In this lesson, you’ll learn how to do the following:
Check a document for potential printing issues.
Manage the colors used in a document.
Confirm that an InDesign file and all of its elements are ready for printing.
Preview a document onscreen before printing.
Create different Adobe PDFs for proofing and for press.
Create an Adobe PDF preset for press-ready PDFs.
Print a proof of a document.
Create a print preset to streamline the printing process.
Assemble all necessary files for printing or delivery to a service provider or commercial printer.
Export graphics for the web and other digital destinations.
This lesson will take about 50 minutes to complete. To get the lesson files used in this chapter, download them from the web page for this book at www.adobepress.com/InDesignCIB2020. For more information, see “Accessing the lesson files and Web Edition” in the Getting Started section at the beginning of this book.
In this lesson, you’ll do some print-preparation work on a magazine cover that contains a full-color image and also uses a spot color. The document will be printed on a color inkjet or laser printer for proofing and also on a high-resolution imaging device, such as a platesetter used in offset printing. Prior to printing, you will export the document to a PDF file that can be used in a review process.
If you have not already downloaded the project files for this lesson to your computer from your Account page, make sure to do so now. See “Getting Started” at the beginning of the book.
To ensure that the preferences and default settings of your InDesign program match those used in this lesson, move the InDesign Defaults file to a different folder following the procedure in “Saving and restoring the InDesign Defaults file” on pages 4–5.
Start InDesign. Choose File > Open and open the 13_Start.indd file in the Lesson13 folder, located inside the Lessons folder within the InDesignCIB folder on your hard drive.
An alert message informs you that the document contains missing and modified links. Click Don’t Update Links. You will correct these problems later in this lesson.
When you print an InDesign document or export a PDF file for printing, InDesign must access the original artwork that was placed in the layout. If imported artwork has been moved, graphic filenames have changed, or the original files are no longer available, InDesign alerts you that the original artwork cannot be located or has been modified. This alert appears when a document is opened, printed, exported, or checked for printing using the Preflight panel. InDesign shows the status of all files necessary for printing in the Links panel.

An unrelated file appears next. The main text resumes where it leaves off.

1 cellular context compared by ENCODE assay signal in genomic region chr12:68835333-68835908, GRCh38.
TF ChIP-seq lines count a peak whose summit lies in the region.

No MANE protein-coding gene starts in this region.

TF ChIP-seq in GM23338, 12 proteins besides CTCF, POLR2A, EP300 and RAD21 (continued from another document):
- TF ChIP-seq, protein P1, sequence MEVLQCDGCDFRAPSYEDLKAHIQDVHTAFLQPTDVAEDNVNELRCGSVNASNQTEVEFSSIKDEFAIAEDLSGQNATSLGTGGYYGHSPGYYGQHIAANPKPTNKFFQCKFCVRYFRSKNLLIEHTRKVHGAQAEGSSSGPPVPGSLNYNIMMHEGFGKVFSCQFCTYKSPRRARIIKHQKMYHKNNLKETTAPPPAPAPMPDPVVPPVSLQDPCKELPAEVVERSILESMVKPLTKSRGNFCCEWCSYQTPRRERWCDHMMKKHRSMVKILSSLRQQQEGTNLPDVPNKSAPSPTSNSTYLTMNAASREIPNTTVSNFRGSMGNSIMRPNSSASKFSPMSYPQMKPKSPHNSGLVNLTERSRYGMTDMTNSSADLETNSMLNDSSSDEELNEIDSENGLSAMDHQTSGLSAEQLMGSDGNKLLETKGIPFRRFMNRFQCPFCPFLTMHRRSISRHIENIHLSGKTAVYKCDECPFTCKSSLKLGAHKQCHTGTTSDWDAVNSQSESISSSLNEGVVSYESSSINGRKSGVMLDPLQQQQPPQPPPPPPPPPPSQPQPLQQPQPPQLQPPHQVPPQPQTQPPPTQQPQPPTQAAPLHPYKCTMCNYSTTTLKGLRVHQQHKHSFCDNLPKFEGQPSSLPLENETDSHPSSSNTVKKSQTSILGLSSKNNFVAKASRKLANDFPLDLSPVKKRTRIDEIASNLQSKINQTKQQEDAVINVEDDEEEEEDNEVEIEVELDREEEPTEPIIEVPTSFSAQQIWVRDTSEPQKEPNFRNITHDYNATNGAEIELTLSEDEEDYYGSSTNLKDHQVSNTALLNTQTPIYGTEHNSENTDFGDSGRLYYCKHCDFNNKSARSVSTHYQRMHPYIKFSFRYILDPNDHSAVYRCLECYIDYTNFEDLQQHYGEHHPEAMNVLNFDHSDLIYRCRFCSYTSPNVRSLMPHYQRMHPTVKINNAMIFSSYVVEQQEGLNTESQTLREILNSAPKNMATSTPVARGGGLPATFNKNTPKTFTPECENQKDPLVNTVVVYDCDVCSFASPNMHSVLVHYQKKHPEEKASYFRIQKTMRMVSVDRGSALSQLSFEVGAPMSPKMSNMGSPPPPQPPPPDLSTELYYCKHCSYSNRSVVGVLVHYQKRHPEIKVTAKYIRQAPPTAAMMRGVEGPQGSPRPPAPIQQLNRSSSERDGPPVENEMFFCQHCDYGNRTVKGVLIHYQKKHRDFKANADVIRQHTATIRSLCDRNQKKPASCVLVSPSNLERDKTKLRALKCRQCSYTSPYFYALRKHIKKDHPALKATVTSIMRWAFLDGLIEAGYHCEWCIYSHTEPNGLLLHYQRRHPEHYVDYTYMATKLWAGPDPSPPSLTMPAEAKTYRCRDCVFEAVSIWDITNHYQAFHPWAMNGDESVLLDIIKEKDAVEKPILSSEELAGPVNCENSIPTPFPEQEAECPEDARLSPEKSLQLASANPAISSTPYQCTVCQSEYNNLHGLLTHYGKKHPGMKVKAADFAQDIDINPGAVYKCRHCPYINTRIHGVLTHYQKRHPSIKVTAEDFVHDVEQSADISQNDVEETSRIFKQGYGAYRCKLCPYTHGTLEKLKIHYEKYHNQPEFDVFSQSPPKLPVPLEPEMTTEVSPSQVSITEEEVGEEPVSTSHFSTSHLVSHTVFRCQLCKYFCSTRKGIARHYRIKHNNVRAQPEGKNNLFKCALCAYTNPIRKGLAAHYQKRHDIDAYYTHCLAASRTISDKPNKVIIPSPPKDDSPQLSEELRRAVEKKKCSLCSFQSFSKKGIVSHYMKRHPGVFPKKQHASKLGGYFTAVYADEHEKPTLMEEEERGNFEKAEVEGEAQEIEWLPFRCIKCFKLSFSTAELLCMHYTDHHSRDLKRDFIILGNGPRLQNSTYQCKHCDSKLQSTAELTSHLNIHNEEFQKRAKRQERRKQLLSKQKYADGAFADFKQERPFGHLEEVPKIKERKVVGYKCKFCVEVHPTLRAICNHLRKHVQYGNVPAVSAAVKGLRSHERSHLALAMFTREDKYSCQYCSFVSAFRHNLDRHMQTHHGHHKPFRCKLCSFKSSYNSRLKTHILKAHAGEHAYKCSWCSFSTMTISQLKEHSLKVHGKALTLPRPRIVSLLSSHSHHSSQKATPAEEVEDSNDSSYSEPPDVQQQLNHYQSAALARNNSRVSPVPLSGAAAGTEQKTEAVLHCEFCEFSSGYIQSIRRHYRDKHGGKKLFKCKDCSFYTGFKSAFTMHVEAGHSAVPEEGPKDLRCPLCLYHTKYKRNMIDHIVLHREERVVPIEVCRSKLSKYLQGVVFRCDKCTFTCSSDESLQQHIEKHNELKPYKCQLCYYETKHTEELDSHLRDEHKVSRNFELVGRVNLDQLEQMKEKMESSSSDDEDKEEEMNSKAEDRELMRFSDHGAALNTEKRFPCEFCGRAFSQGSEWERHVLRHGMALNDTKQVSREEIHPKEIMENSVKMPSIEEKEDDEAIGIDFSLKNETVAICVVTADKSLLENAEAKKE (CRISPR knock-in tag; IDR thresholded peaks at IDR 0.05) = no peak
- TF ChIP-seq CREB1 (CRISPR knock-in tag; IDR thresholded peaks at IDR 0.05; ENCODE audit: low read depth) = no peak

To ensure that the panels and menu commands match those used in this lesson, choose Window > Workspace > [Printing And Proofing], and then choose Window > Workspace > Reset Printing And Proofing.
Choose File > Save As, rename the file 13_Press.indd, and save it in the Lesson13 folder.
The screen captures in this book show the Medium Light interface. Interface elements such as panels and dialog boxes will be darker on your screen if you are using the default interface.
To see what the finished project looks like, open the 13_End.indd file in the Lesson13 folder. For this lesson, the difference between the Start and End files is not visible in a preview; instead, you’ll need to examine the Links and Color Swatches panels to see the differences.
When you are ready to start working, either close the 13_End.indd file or leave it open for your reference. Then return to your lesson document by choosing 13_Press.indd from the Window menu or by clicking the 13_Press.indd tab in the upper-left corner of the document window.
InDesign provides controls for performing a quality check on a document prior to printing, handing off the document to a print service provider, or publishing to a digital format. Preflight is the standard industry term for this process. In “Preflighting as you work,” in Lesson 2, “Getting to Know InDesign,” you learned how you can take advantage of the live preflight capabilities in InDesign. This lets you monitor a document as you create it to prevent potential problems.
You can use the Preflight panel to confirm that all graphics and fonts used in the file are available for printing and exporting and that there are no instances of overset text. Now you’ll use the Preflight panel to identify a pair of missing graphics and overset text in the sample layout.
You can also access the Preflight panel by double-clicking ”3 errors” at the bottom of the document window or by choosing Preflight Panel from the menu to the right of “3 errors.”
Choose Window > Output > Preflight, or click the Preflight icon () in the panel dock.